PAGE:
The Smoke Signal, MSJ's Official Newspaper


Former Teacher and Coach Fodé Doumbia Gives Book Talk

By Staff Writer Gloria Chang

Former MSJ French Teacher and Boys’ Soccer Coach Fodé Doumbia visited Mission Pizza for a two hour talk about his newly published book Grandpa: A Conversation with Myself on February 11. He greeted many of his previous students and players with warm welcoming hugs, pats, and handshakes.

As people sat down at the reserved tables and ordered pizza, Doumbia opened his talk by explaining the main characters’ origins. A boy raised his hand to ask whether the book was fiction or non-fiction, to which Doumbia responded that the story is fictional but is based on real life experiences. He did not want to write a memoir because he found memoirs boring and was only ever able to finish one in his life.

The talk shifted to the themes in his writing, specifically racism, homosexuality, arranged marriages, cultural differences, and generation gaps, which were illustrated through the conversations between a young man and his grandfather. When touching upon racism, Doumbia defined it to be something beyond discriminating against a skin color, but also discriminating because of what a person eats, wears, does, or believes. He recalled how others treated him differently when he wore traditional African clothing each Friday in honor of his culture. His admiration for his own culture also led him to incorporate the griot as a storytelling element in his book.

The book took him three years to write and to everyone’s surprise and laughter, the most difficult part for him was typing. Writing by hand came naturally, but typing was a tedious process. During the question and answer session, a student asked why he wrote the book in English instead of French. Doumbia responded that his main audience was in the US and also revealed that he was rewriting a French version, in which he will remove some heavier parts so his nieces and nephews can read the book. In conclusion, he told his audience that he does not consider himself a writer and said, “I only wrote a book.”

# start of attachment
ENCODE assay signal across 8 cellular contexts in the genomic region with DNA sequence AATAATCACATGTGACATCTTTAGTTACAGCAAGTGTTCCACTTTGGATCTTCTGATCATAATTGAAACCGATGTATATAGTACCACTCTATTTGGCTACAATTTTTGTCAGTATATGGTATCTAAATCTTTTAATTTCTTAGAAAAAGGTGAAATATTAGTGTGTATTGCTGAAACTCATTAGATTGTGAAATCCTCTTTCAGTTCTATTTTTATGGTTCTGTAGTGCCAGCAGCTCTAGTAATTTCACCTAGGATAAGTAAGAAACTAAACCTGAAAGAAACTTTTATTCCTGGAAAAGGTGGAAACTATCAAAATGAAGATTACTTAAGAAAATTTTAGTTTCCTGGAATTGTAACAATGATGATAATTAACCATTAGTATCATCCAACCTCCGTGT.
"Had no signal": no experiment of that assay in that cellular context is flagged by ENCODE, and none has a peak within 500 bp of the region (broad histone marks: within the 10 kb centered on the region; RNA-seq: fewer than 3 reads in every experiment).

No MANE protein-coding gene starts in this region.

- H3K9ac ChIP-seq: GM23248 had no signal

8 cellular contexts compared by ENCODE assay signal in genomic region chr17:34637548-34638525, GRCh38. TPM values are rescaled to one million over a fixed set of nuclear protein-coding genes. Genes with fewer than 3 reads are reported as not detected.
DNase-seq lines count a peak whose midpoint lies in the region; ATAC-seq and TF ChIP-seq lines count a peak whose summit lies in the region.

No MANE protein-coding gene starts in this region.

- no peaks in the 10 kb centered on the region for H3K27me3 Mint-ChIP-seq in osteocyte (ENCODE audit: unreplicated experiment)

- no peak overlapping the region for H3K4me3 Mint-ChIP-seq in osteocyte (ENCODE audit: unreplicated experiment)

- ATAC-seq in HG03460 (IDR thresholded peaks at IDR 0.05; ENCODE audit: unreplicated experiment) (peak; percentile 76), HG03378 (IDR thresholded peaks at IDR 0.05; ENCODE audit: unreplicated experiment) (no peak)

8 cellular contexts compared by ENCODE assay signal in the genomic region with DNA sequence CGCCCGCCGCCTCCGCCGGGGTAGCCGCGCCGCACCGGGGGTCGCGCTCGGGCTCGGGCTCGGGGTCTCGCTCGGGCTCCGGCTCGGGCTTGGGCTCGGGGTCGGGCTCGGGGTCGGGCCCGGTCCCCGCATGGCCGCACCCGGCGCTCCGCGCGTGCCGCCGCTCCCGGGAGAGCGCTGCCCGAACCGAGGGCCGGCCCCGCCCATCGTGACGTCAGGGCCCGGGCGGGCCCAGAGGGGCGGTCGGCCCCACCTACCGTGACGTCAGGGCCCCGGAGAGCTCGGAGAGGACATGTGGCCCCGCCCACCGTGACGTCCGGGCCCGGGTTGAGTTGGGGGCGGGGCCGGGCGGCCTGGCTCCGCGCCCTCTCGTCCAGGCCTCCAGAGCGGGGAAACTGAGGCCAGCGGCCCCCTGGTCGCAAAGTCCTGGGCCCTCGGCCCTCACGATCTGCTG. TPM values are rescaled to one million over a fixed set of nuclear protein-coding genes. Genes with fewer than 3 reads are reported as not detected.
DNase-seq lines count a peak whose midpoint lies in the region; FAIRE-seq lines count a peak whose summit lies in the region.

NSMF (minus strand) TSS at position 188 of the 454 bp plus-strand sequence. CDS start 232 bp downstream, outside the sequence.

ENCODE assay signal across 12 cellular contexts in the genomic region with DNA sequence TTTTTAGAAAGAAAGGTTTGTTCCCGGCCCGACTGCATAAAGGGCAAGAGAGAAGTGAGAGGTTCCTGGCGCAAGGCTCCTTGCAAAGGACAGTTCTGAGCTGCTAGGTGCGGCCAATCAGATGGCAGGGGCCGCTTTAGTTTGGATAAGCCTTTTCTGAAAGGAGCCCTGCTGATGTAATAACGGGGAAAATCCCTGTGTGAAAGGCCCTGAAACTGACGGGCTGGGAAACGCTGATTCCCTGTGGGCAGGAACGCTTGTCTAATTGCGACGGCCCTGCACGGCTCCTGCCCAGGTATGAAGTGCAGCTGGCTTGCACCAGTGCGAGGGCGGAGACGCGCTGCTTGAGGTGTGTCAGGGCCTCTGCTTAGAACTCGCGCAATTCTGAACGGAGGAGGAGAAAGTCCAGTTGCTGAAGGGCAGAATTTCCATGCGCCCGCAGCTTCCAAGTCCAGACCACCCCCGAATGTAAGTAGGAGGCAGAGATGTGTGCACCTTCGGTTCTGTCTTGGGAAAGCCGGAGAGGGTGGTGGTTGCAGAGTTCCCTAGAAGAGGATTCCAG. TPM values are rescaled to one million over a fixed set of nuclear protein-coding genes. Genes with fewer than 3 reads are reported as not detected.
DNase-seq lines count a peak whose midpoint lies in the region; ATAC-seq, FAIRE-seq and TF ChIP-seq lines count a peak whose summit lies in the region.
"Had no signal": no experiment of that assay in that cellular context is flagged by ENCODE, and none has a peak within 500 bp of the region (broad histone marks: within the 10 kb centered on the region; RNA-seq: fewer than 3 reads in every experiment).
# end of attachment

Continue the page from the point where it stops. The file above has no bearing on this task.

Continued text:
As the talk came to an end, Doumbia thanked everyone for coming. Students, soccer players, and parents lined up to talk to him, buy a copy of Grandpa, ask him to sign the book, or ask for a picture. During this time, the Smoke Signal interviewed Doumbia. 

The Smoke Signal: How would you describe your book Grandpa?

Fodé Doumbia: It’s a first try. It’s a rookie shot. I would call it a rookie shot. I think the second edition is something that would really impress people. This is just a first try, and I’m happy with it.

SS: What made you decide to write a book?

FD: I wanted to share my story and my history with my kids — well — not just with my kids, but with everybody who knows me. I want them to know my story. Once they know my story, once they know what I have gone through, they would know me better.

SS: When did you decide to start writing?

FD: There was one summer. I usually travel to go to Senegal. One summer, I could not go to Senegal. I was just going to sit home, apart from coaching. I said, ‘why not start writing?’ I waited, and then that year, I started writing and went for it.

SS: What is your writing process like?

FD: I’m very creative and just started writing. As I was writing, ideas started coming. The reason is that I have thought about writing for years and years, so the ideas had been accumulating.

SS: What are some memorable experiences you’ve encountered when moving to culturally different areas?

FD: Senegal has a culture, a society where people talk a lot and laugh a lot. We are very outgoing. That is something I have missed when I first arrived here. I thought I was alone in a big crowd. That was a difference.

SS: How has teaching at MSJ impacted your writing?

FD: When I write this book’s next edition, I will put Mission in it, but when I came to Mission, I had already finished writing that book.

SS: What is one thing you want your reader to take away from reading your book?

FD: My history, my story, and my culture because there is a lot of culture in it. I want them to understand part of my culture and then, through my history, to really know who I am. Because when you know a person’s story, it allows you to know who the person really is.

SS: What advice would you give young writers?

FD: Don’t underestimate anything. Whatever you want to write, whatever you feel, write. Just write. Just follow your gut feeling. You need to write by inspiration.

The Kindle version and paperback copy of Grandpa: A Conversation with Myself are available for purchase on Amazon. Readers can also buy the book on Amazon’s publishing platform CreateSpace.

Photo by Staff Writer Gloria Chang

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